Ryan Chin and his colleagues are building the car of the future—a stackable, electric, shared two-passenger city vehicle that rethinks urban mobility. This work, in collaboration with General Motors, takes into account problems of parking, congestion, communication, and energy distribution, and considers the best and most efficient uses of available resources in an urban environment. The project also serves as a platform for investigating Ryan's interests in mass-customization and personalization in product-development processes.
Question: What is the CityCar?
Ryan Chin: CityCar is an electric two-passenger car that’s designed for shared use, meaning that it is not owned by any particular person. It’s a kind of community vehicle, so when you need this city car you swipe a credit card and it unlocks the door for these electric cars. When you’re done with the vehicle you just drop it off at another drop-off point. The CityCar itself is designed specifically for this use case in cities where there is not a lot of parking, a lot of congestion, so the goal of the CityCar is to reduce the number of private automobiles that are on the road. The CityCar itself is designed to fit this need, but also to be very compact, so when it’s being used it doesn’t take very much energy to move it around. It’s very lightweight. It uses in-wheel electric motors meaning that it’s very energy efficient. Each wheel has an electric motor. Each wheel has been given full freedom of 120 degrees of rotation, which means that the vehicle can turn on its own axis. It can part sideways into a parking space, all of the functions and features that you would need in a dense urban environment. The other thing about the city car too is that it can be compacted. It can be folded. It’s designed to be fit into a very small amount of space, so when the car is folded it only takes one-third of the space of a regular parking space, which dramatically changes the need for parking, but also changes the need for servicing and also where the locations are available to place this vehicle, so this vehicle is very, very different both in its use, but also in its design and its sort of layout.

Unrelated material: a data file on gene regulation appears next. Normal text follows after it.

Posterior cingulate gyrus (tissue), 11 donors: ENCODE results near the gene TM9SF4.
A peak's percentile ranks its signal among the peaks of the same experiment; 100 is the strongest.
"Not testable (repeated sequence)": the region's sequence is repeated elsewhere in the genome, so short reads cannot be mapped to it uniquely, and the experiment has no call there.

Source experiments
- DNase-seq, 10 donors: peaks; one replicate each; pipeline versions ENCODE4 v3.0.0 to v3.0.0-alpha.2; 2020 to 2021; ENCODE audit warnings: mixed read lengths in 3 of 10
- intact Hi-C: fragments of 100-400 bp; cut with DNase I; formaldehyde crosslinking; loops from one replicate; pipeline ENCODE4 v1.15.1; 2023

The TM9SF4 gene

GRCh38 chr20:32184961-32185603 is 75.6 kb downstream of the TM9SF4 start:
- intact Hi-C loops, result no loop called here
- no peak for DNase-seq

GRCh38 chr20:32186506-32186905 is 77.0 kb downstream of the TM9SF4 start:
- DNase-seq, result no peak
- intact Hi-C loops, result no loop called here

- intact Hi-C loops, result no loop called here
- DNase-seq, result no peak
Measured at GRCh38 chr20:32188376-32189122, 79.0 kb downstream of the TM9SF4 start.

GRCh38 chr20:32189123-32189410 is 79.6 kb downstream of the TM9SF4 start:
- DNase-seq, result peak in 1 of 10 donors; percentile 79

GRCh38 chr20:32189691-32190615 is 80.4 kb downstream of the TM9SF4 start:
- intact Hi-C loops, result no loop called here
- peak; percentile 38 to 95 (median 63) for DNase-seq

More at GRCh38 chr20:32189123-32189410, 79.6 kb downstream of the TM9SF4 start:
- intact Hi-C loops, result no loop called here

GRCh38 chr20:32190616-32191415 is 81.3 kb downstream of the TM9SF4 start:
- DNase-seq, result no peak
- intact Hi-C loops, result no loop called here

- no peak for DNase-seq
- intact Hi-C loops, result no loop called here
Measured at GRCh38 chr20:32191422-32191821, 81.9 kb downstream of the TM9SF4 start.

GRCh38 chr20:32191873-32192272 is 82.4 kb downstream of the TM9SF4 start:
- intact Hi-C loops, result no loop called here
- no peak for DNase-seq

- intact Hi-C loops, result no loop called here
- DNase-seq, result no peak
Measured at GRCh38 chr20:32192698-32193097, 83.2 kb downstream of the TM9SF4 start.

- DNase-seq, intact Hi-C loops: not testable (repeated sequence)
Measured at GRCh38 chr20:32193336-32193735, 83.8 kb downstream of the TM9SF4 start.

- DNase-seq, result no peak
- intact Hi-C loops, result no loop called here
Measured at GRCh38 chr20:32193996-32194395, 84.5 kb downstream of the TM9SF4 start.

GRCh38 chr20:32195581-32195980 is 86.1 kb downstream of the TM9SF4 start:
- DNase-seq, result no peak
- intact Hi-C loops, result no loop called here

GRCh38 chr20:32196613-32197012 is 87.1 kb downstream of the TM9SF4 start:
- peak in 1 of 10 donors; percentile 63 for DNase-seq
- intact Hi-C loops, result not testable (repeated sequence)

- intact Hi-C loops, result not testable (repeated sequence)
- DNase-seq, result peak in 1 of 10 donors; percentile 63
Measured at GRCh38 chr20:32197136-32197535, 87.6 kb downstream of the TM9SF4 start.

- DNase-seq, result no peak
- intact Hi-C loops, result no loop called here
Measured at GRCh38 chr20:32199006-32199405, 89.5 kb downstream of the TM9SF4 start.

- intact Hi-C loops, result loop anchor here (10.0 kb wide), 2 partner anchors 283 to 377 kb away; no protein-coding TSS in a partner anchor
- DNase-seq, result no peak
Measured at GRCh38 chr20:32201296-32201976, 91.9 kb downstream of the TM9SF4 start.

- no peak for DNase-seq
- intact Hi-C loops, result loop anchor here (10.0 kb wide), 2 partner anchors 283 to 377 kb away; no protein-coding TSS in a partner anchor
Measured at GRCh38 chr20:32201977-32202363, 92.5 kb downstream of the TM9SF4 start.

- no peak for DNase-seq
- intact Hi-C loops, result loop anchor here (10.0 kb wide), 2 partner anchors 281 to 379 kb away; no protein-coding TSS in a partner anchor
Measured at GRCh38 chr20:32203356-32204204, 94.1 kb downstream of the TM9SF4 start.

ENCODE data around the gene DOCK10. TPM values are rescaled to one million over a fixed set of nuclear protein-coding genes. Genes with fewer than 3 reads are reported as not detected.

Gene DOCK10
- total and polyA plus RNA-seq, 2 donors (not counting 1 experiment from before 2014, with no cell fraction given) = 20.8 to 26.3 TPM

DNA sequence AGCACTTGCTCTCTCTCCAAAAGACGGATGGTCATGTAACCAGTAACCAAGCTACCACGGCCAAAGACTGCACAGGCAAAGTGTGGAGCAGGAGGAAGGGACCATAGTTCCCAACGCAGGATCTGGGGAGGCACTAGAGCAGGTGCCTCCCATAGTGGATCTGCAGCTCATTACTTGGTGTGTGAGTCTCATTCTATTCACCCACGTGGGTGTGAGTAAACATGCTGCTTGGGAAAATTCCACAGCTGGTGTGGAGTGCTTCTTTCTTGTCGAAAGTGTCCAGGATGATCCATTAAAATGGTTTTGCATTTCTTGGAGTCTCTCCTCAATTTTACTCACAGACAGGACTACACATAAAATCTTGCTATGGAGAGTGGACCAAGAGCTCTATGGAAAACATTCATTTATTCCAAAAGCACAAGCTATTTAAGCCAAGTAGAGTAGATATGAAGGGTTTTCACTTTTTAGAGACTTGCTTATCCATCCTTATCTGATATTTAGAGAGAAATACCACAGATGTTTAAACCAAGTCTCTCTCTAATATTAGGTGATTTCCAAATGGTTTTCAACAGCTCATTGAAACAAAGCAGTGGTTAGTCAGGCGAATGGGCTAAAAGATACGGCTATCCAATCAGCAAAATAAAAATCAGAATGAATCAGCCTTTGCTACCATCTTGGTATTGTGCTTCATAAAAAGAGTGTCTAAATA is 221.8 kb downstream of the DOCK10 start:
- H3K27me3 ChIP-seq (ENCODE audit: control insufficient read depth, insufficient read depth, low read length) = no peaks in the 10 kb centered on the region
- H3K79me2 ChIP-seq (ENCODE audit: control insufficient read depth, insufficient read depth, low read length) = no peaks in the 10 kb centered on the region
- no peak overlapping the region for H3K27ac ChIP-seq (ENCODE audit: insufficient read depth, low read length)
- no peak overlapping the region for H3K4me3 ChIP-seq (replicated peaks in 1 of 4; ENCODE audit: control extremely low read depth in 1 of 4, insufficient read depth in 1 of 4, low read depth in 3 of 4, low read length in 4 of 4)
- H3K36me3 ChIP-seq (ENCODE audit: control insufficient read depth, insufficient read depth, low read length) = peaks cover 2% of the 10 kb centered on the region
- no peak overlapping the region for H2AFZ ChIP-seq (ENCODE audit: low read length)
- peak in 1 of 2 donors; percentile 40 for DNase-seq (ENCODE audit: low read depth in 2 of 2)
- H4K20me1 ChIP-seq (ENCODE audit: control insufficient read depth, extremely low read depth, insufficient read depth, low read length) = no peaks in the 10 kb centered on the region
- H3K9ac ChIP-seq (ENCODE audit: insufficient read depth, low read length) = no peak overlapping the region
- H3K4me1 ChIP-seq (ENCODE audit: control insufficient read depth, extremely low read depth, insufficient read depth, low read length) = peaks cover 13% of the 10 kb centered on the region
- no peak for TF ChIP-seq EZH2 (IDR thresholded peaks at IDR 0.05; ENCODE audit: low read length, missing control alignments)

Question: How is the CityCar a total departure from the traditional car?